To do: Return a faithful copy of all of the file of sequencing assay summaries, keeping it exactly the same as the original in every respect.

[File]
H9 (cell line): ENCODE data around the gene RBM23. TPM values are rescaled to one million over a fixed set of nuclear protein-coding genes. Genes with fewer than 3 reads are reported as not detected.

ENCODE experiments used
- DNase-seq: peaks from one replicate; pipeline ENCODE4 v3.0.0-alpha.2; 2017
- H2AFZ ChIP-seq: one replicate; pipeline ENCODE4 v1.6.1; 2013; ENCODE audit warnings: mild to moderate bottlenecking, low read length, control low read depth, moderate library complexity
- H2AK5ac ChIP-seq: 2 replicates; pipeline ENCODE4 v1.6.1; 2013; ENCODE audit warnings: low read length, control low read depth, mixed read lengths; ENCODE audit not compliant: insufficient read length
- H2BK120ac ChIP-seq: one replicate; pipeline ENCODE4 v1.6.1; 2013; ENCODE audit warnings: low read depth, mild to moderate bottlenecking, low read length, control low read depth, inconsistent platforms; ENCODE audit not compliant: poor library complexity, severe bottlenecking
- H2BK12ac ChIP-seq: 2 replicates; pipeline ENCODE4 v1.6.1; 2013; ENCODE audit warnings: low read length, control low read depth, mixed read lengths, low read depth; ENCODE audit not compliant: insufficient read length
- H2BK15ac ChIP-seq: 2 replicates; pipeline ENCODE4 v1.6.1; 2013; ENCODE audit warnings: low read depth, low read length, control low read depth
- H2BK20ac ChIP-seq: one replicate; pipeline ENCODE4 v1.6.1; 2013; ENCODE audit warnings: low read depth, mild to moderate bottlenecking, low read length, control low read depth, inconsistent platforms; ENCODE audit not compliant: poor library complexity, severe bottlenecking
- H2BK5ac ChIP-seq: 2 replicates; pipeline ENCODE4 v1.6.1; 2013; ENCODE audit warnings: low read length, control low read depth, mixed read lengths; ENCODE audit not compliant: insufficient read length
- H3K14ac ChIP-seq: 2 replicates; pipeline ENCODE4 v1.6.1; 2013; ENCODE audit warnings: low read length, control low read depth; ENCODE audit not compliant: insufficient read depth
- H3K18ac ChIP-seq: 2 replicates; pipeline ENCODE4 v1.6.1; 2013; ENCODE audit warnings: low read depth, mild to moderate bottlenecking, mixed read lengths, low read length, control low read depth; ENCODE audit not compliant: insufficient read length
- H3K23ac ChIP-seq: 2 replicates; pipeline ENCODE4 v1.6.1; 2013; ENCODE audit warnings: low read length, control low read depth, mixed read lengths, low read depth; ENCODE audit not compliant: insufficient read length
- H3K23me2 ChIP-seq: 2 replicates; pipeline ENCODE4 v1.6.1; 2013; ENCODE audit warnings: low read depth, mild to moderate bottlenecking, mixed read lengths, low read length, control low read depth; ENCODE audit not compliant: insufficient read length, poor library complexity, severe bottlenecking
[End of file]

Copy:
H9 (cell line): ENCODE data around the gene RBM23. TPM values are rescaled to one million over a fixed set of nuclear protein-coding genes. Genes with fewer than 3 reads are reported as not detected.

ENCODE experiments used
- DNase-seq: peaks from one replicate; pipeline ENCODE4 v3.0.0-alpha.2; 2017
- H2AFZ ChIP-seq: one replicate; pipeline ENCODE4 v1.6.1; 2013; ENCODE audit warnings: mild to moderate bottlenecking, low read length, control low read depth, moderate library complexity
- H2AK5ac ChIP-seq: 2 replicates; pipeline ENCODE4 v1.6.1; 2013; ENCODE audit warnings: low read length, control low read depth, mixed read lengths; ENCODE audit not compliant: insufficient read length
- H2BK120ac ChIP-seq: one replicate; pipeline ENCODE4 v1.6.1; 2013; ENCODE audit warnings: low read depth, mild to moderate bottlenecking, low read length, control low read depth, inconsistent platforms; ENCODE audit not compliant: poor library complexity, severe bottlenecking
- H2BK12ac ChIP-seq: 2 replicates; pipeline ENCODE4 v1.6.1; 2013; ENCODE audit warnings: low read length, control low read depth, mixed read lengths, low read depth; ENCODE audit not compliant: insufficient read length
- H2BK15ac ChIP-seq: 2 replicates; pipeline ENCODE4 v1.6.1; 2013; ENCODE audit warnings: low read depth, low read length, control low read depth
- H2BK20ac ChIP-seq: one replicate; pipeline ENCODE4 v1.6.1; 2013; ENCODE audit warnings: low read depth, mild to moderate bottlenecking, low read length, control low read depth, inconsistent platforms; ENCODE audit not compliant: poor library complexity, severe bottlenecking
- H2BK5ac ChIP-seq: 2 replicates; pipeline ENCODE4 v1.6.1; 2013; ENCODE audit warnings: low read length, control low read depth, mixed read lengths; ENCODE audit not compliant: insufficient read length
- H3K14ac ChIP-seq: 2 replicates; pipeline ENCODE4 v1.6.1; 2013; ENCODE audit warnings: low read length, control low read depth; ENCODE audit not compliant: insufficient read depth
- H3K18ac ChIP-seq: 2 replicates; pipeline ENCODE4 v1.6.1; 2013; ENCODE audit warnings: low read depth, mild to moderate bottlenecking, mixed read lengths, low read length, control low read depth; ENCODE audit not compliant: insufficient read length
- H3K23ac ChIP-seq: 2 replicates; pipeline ENCODE4 v1.6.1; 2013; ENCODE audit warnings: low read length, control low read depth, mixed read lengths, low read depth; ENCODE audit not compliant: insufficient read length
- H3K23me2 ChIP-seq: 2 replicates; pipeline ENCODE4 v1.6.1; 2013; ENCODE audit warnings: low read depth, mild to moderate bottlenecking, mixed read lengths, low read length, control low read depth; ENCODE audit not compliant: insufficient read length, poor library complexity, severe bottlenecking